Immigrant rights, students’ rights, police practices and racial justice. These are the major focus areas that Rose, a native to Nebraska, works on at the ACLU of Nebraska. Rose was raised in Lexington and is the proud daughter of immigrants and former meatpacking plant workers. She has been a strong advocate for workers’ rights and safety both before and during the COVID-19 pandemic. She also regularly serves as a Spanish-speaking spokesperson for both the ACLU of Nebraska and the ACLU’s national office.
Rose’s work through policy, advocacy, and litigation has shaped Nebraska’s laws and helped protect Nebraskans’ rights.
Her research and policy advocacy on racial bias in police traffic stops helped pave the way for a 2020 law requiring Nebraska law enforcement officers participate in annual anti-bias training. Her research on school police programs in Nebraska public schools helped defeat a bill that would have opened the door for increased use of physical restraint against students and pass critical safeguards for students’ rights and parents’ or guardians’ rights.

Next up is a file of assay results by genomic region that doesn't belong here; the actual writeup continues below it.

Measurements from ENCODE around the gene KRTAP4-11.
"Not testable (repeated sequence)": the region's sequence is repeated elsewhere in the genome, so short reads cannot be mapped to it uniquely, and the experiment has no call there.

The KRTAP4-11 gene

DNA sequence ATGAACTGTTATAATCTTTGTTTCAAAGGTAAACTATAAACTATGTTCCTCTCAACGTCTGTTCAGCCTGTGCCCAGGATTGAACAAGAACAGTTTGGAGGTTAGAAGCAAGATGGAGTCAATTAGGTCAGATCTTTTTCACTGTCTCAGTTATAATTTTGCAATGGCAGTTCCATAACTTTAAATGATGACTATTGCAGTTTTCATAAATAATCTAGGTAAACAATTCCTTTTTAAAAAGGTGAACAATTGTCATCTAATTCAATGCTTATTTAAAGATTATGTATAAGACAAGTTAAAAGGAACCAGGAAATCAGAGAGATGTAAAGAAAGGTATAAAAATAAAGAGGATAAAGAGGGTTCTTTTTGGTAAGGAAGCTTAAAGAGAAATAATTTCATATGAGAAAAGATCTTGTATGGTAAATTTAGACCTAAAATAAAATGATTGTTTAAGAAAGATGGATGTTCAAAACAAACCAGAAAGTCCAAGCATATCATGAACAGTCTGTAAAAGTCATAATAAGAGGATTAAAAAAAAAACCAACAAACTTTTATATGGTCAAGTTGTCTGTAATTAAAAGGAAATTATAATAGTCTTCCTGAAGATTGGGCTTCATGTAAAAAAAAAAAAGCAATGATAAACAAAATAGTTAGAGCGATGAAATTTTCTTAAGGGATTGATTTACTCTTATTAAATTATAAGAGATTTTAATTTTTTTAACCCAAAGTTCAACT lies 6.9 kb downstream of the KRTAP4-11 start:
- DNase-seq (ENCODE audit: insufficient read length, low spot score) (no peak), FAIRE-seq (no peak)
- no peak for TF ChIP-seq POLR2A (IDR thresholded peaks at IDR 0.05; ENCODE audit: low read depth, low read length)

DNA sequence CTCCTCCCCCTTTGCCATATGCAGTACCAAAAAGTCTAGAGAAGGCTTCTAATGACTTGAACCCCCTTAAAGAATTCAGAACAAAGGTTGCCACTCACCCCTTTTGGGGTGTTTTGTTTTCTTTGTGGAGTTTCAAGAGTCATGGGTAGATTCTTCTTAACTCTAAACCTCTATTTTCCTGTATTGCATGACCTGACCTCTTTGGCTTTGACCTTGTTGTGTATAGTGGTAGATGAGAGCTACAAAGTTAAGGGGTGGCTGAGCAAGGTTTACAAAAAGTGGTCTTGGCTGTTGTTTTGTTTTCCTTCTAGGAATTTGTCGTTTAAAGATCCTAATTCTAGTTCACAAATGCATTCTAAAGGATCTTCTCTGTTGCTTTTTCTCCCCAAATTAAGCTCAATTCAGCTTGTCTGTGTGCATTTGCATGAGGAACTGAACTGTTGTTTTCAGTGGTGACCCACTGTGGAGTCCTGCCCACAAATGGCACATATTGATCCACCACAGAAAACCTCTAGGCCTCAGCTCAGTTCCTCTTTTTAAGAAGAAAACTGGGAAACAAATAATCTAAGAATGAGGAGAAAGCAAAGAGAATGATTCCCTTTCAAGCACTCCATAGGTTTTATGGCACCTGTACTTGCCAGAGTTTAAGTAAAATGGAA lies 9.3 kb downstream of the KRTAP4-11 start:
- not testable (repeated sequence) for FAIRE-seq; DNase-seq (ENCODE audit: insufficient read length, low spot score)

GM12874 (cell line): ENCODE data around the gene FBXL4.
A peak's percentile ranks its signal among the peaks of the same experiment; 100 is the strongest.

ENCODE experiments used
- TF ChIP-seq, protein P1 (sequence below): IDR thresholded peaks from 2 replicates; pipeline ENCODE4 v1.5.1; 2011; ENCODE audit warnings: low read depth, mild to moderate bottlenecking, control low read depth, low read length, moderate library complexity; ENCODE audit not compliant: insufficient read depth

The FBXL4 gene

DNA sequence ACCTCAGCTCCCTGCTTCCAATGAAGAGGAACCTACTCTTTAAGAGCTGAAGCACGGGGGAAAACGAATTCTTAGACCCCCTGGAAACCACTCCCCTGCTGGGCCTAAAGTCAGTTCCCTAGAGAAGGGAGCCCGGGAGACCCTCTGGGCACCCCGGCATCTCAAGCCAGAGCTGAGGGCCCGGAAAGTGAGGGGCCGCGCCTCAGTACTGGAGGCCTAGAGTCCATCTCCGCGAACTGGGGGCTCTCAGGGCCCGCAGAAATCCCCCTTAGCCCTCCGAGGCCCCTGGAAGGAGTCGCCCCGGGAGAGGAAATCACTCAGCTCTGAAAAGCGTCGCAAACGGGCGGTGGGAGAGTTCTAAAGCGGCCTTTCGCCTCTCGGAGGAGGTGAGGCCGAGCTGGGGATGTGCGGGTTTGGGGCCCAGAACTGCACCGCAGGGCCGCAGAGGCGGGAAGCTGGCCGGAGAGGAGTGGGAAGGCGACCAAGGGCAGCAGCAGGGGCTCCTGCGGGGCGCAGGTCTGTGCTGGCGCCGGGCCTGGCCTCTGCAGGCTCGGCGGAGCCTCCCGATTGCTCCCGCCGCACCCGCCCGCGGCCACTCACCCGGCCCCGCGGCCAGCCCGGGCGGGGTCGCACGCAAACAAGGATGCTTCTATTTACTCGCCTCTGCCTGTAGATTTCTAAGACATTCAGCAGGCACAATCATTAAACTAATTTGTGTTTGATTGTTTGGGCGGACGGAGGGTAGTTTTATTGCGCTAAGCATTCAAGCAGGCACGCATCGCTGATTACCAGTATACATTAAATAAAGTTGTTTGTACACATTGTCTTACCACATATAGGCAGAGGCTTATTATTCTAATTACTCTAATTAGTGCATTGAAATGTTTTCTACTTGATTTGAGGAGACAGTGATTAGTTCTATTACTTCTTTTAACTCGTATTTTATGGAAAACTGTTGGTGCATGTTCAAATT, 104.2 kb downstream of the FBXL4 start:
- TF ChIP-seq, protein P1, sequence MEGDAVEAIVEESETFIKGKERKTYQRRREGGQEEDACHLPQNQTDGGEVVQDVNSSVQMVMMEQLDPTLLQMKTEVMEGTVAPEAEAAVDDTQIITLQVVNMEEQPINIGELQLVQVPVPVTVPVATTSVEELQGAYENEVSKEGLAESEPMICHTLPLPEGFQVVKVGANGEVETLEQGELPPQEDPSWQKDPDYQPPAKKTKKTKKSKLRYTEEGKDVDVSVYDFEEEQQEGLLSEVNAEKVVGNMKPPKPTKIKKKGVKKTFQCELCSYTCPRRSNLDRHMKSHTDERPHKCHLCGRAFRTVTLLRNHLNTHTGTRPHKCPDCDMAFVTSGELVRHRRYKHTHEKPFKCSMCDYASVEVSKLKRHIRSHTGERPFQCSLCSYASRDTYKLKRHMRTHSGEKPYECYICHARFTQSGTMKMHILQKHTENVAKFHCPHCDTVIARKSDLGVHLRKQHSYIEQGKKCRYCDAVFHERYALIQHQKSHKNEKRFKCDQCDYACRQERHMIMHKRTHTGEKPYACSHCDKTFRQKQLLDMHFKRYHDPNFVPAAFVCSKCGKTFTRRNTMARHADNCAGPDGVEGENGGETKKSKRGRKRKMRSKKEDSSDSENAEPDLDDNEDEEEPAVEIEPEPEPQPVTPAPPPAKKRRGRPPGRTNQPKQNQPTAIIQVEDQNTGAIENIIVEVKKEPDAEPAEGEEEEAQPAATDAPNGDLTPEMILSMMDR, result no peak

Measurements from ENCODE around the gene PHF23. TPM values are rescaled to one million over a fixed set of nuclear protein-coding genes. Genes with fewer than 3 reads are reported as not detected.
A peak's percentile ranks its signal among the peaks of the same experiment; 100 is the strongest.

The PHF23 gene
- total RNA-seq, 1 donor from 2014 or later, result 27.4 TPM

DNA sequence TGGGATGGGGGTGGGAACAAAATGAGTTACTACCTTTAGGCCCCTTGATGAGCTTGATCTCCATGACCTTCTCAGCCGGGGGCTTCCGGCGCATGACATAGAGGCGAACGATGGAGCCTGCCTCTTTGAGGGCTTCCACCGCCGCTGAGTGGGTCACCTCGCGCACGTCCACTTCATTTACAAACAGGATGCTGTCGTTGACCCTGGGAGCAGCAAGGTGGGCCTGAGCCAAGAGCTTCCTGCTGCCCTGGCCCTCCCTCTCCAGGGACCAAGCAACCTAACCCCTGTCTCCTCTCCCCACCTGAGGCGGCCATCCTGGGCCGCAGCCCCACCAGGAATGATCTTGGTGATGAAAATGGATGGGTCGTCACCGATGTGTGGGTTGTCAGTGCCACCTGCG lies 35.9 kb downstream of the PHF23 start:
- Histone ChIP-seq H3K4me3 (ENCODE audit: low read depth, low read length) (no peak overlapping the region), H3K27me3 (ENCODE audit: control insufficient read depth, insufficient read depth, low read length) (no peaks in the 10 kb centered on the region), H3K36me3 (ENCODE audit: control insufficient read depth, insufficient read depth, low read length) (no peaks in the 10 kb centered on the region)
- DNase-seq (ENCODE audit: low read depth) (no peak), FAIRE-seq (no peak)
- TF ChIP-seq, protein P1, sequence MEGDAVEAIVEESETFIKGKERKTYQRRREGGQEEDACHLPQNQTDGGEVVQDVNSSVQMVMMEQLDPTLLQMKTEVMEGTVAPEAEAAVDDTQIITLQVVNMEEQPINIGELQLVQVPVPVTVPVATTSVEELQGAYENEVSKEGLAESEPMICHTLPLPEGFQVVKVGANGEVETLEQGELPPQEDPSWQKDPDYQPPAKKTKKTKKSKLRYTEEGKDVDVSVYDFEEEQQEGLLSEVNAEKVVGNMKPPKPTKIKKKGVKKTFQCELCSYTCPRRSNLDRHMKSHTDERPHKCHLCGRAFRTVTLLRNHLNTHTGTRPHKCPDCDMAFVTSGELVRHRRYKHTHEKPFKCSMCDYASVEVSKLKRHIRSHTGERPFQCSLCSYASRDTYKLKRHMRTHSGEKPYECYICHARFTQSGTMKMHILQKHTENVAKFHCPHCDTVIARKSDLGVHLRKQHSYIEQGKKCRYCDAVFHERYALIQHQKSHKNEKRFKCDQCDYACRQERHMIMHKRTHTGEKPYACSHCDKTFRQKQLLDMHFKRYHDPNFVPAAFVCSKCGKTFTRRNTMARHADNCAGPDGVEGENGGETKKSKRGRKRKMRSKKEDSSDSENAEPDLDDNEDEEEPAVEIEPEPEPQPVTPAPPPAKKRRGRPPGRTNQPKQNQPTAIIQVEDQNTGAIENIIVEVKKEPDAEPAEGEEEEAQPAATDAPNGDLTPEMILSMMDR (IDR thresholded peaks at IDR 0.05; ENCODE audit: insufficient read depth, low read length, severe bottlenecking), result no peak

Rose’s current litigation docket includes cases on indigenous peoples’ rights, police accountability, and First and Fourth Amendment rights.
Rose graduated from Creighton University and earned her law degree from St. Louis University School of Law. Her diverse work experience includes time as an entrepreneur, judicial extern in the 22nd Judicial Circuit of the City of St. Louis’ family law division, an intern at several national corporations, and an attorney litigating immigration and family law with Immigrant Legal Center.
Fun fact: ‘Tis the season, even when it’s not. Rose keeps up Christmas decorations year-round.